Charleston County schools to make middle school honors class requirements consistent across district
When Moultrie Middle sixth-grader Asherai Gadsden took regular classes earlier this year, she made A’s and B’s and still had enough time to get into a little trouble.
Middle schools had to use at least four of the following six criteria to place rising sixth-, seventh- and eighth- grade students in honors courses. Each school had to use the first three criteria listed.
Students who earned 70 percent of the total points will be placed in honors. Placement in English honors will qualify students for social studies honors, and placement in math honors will qualify students for science honors.
The criteria are:
Measures of Academic Progress
Score greater than 85 percent: 2 points
Score 75 to 84 percent : 1 point
Less than 75: no points
Palmetto Assessment of State Standards
Score of “exemplary”: 2 points
Score of “met”: 1 point
Honors A : 2 points
Honors B : 1 point
Regular A : 1 point
Points range from zero to 2 and vary by subject (English vs. math) and grade level.
Recommendation for based on work ethic, class participation and assignment completion = 1 point
Identification as Gifted and Talented in an academic area
Identified: 1 point
Source: Charleston County School District
Her teachers moved her to honors classes in January, and the change has been significant.
Her grades aren’t quite as high, but Asherai, who already had been identified as gifted and talented, said she prefers the tougher classes and her improved behavior proves it.
“It challenges me a lot and it makes me take my work seriously,” she said.
School Principal Anna Dassing said Asherai is a good example of the kind of student who somehow slipped through the honors screening process. Dassing hopes a new system for identifying students for honors classes will prevent that from happening in the future.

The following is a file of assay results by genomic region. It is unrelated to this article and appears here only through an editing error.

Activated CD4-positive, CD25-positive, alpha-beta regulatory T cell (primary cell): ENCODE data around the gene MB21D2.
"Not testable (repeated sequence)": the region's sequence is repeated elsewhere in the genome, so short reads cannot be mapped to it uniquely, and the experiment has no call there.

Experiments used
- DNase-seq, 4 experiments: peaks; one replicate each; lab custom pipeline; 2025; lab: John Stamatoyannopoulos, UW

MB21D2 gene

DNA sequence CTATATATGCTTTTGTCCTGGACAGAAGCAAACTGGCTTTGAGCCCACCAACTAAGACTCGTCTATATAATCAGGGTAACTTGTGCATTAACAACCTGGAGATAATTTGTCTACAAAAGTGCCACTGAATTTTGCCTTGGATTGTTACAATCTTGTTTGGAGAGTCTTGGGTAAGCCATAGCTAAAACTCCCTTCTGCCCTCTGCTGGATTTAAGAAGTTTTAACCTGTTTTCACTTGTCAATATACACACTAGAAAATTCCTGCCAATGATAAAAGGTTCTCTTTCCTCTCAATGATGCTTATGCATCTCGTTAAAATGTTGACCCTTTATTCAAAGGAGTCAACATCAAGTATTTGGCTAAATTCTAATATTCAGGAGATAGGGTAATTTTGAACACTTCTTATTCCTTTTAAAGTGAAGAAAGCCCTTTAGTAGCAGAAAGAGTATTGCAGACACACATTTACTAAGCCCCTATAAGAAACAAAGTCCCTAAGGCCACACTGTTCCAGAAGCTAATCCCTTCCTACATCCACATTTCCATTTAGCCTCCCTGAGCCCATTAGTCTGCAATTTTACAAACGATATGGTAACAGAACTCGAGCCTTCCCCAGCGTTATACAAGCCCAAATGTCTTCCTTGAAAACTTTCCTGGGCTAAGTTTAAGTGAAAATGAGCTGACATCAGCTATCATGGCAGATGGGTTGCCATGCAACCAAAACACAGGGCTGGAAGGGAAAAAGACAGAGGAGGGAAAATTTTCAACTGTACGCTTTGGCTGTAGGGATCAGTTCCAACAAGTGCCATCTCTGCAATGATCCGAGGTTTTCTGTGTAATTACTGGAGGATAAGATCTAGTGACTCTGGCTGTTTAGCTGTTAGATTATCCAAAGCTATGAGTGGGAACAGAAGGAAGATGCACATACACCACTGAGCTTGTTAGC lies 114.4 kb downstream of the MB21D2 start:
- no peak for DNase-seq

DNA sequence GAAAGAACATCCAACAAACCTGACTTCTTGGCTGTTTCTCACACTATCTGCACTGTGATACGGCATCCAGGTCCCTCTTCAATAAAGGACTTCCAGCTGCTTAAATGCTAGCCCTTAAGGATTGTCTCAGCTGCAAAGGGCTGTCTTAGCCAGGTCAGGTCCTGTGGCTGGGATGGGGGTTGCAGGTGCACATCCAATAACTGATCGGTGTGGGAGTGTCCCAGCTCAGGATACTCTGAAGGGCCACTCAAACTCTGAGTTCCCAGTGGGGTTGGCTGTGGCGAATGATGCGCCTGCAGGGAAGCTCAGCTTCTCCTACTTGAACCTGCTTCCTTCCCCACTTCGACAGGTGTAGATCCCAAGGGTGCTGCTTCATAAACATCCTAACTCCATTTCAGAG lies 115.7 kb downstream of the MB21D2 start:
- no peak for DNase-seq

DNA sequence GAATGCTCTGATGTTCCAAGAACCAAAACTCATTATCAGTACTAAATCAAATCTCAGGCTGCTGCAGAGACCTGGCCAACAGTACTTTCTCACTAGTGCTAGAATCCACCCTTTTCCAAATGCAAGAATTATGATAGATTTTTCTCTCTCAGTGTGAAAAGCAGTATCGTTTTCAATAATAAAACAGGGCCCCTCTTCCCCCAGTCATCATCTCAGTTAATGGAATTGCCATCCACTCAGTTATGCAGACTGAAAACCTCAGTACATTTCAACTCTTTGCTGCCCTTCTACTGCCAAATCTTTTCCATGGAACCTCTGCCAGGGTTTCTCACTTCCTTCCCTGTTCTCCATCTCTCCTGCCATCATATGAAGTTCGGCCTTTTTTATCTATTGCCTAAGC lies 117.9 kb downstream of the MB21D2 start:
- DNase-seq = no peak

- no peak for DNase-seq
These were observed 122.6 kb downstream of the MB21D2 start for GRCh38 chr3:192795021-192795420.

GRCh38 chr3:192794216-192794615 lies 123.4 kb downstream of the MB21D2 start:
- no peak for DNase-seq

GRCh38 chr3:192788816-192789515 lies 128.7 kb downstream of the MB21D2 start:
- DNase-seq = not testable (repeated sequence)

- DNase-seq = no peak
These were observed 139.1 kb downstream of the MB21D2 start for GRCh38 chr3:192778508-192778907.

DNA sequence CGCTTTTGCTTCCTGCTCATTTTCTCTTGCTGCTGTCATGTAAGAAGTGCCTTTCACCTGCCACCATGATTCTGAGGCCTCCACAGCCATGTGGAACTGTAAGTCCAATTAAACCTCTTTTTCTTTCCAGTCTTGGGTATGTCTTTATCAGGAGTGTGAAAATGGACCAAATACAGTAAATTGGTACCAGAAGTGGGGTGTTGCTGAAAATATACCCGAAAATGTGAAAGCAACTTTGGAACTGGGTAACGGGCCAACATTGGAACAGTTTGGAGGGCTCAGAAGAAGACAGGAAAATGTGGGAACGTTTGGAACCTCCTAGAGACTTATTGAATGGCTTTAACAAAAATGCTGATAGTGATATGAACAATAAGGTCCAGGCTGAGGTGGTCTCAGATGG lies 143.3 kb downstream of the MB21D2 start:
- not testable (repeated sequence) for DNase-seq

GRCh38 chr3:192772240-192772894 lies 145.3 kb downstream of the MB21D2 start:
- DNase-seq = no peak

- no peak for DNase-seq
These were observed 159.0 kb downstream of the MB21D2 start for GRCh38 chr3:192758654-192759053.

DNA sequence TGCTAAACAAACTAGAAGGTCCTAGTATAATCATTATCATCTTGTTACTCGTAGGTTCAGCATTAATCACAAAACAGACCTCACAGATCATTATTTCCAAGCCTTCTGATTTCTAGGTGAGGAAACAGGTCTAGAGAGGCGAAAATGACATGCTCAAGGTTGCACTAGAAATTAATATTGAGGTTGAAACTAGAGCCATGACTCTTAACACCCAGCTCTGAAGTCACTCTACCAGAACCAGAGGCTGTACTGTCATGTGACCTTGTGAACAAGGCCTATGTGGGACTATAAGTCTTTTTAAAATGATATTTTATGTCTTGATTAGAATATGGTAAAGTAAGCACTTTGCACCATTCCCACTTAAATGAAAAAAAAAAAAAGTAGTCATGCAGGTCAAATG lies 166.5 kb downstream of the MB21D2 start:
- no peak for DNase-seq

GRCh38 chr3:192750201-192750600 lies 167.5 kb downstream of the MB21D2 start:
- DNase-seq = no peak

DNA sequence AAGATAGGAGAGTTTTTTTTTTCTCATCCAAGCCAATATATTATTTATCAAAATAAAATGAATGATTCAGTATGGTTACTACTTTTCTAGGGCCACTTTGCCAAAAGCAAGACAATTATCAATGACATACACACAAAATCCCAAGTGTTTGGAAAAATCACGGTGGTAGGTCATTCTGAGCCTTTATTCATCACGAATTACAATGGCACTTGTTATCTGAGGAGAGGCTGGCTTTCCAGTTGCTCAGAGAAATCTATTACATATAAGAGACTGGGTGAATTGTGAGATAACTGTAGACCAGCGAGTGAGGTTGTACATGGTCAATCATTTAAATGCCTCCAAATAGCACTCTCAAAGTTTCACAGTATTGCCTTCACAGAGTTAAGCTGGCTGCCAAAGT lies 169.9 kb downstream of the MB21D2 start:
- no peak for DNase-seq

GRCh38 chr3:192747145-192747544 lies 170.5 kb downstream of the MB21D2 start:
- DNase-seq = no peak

Charleston County middle schools will use new criteria this fall to determine who takes honors classes. In the past, those kinds of decisions were more subjective and varied from school to school. The same school might have had different ways of determining honors placement for each grade.
Now, the district has identified six criteria as well as a scoring system that will be applied to every middle school student to assess the kinds of classes they need to take. Middle schools in the same geographic area, such as Mount Pleasant, West Ashley, James Island and North Charleston could adapt the prerequisites for their schools, but they each agreed on the requirement that students earn 70 percent of the available points to be placed in honors.
“We hope this will provide a more unified system to get more kids identified to get into honors,” said Lou Martin, the associate superintendent for middle and high schools.
CONSISTENTLY IDENTIFYING HONORS STUDENTS
Principals have been working for months to develop the new system. Schools don’t get extra money for students in honors classes, and those courses cover the same material as students in regular classes. Educators say the difference is the way the content is presented, as well as the depth and rigor of the lesson.
An honors class will be more student-driven and self-paced; regular classes could do the work, but they would ask more questions and need more support to be able to do so, Moultrie Middle sixth-grade science honors and regular teacher Deborah Belflower said.
She described the difference in how she approached a lesson about how animals maintain body temperature. Her honors students might do a self-directed lab while her regular students might read an article as a group and do interactive activities on the classroom Smartboard, she said.